Unformatted text preview: Shortly after their departure the day, the pilgrims draw straws. The Knight, who draws the shortest straw, agrees to tell the first story — a noble story about knights and honor and love. When the Knight finishes his story, the Host calls upon the Monk. The drunken Miller, however, insists that it is his turn, and he proceeds to tell a story about a stupid carpenter. At the end of his story, everyone roars with laughter — except the Reeve, who had once been a carpenter. To get back at the Miller, the Reeve tells a lowbrow story about a cheating miller. At the end of The Reeve's Tale, the Cook, Roger, promises to tell a true story, but he doesn't complete his tale. By now, the first day is rapidly passing, and the Host hurries the pilgrims to get on with their tales. Using the best legalese that he knows, he calls upon the Man of Law for the next tale. The Man of Using the best legalese that he knows, he calls upon the Man of Law for the next tale....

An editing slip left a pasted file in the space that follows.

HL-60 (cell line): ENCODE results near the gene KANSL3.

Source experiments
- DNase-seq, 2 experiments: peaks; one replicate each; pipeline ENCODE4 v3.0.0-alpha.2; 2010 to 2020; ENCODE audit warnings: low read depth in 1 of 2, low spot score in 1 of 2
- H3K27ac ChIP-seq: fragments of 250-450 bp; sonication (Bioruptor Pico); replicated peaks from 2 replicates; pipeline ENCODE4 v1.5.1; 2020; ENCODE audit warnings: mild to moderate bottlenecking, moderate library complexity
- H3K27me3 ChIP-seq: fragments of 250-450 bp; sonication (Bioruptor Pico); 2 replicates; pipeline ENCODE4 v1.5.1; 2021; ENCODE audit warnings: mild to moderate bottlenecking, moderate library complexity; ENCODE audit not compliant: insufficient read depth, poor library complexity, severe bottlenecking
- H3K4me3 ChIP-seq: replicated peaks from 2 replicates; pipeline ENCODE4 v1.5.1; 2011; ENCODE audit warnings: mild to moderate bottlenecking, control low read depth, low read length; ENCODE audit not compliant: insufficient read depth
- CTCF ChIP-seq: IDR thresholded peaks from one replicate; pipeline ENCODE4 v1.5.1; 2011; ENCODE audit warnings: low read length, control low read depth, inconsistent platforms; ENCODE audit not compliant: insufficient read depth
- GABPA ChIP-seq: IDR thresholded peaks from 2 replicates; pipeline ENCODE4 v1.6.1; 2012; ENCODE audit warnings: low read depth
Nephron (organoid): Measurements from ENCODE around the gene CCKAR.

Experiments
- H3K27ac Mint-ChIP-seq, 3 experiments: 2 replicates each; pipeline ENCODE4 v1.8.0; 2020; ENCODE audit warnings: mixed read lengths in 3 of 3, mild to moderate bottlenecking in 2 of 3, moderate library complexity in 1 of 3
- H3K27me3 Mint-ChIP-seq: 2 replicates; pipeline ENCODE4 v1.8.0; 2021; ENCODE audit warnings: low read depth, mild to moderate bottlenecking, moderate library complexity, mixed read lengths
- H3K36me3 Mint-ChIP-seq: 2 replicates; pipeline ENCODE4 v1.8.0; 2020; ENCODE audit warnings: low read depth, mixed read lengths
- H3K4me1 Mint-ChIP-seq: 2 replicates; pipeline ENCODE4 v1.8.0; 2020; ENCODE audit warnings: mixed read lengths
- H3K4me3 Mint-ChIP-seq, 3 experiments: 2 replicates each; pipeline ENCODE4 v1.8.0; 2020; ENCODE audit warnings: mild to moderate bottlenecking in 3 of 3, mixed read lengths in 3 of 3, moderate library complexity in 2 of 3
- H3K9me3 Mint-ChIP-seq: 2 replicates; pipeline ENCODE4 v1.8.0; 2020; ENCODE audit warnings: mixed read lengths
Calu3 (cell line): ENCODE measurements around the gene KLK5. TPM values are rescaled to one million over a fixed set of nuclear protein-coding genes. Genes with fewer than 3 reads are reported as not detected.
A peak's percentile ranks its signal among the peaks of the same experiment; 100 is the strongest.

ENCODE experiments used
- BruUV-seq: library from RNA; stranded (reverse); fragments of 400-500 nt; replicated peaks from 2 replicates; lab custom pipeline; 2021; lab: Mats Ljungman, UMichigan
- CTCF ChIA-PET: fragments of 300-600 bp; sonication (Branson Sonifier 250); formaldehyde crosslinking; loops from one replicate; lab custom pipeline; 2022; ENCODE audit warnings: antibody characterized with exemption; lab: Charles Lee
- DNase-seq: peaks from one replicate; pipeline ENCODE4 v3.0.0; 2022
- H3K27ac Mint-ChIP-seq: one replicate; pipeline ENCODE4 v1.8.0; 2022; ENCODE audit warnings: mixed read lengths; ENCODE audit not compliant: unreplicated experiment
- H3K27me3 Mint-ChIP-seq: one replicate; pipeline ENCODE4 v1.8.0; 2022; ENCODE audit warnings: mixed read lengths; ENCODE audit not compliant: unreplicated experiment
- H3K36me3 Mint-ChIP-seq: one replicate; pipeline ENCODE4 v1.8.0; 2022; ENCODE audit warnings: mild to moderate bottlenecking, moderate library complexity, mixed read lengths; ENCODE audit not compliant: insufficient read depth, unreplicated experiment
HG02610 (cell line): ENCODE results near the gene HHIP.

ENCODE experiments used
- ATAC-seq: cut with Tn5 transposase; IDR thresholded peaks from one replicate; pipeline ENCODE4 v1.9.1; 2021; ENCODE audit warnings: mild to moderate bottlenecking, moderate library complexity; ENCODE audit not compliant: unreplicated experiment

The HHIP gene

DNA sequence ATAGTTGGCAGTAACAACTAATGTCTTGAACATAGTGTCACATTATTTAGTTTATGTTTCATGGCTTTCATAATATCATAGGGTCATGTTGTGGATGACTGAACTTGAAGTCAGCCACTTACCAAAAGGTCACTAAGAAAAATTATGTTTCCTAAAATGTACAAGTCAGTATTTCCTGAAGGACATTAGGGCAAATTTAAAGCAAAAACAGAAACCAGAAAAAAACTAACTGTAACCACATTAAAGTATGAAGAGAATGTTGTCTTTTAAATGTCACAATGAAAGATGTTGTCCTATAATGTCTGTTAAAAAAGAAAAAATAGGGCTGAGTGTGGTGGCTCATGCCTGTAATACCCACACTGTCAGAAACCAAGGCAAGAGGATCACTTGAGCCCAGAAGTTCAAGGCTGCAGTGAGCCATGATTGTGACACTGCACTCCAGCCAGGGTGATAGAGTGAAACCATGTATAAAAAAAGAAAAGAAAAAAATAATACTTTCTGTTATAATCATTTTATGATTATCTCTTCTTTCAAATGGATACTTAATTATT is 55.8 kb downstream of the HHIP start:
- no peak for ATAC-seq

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This note was uploaded on 12/05/2011 for the course ENGLISH 101 taught by Professor Staff during the Fall '11 term at Texas State.
- Fall '11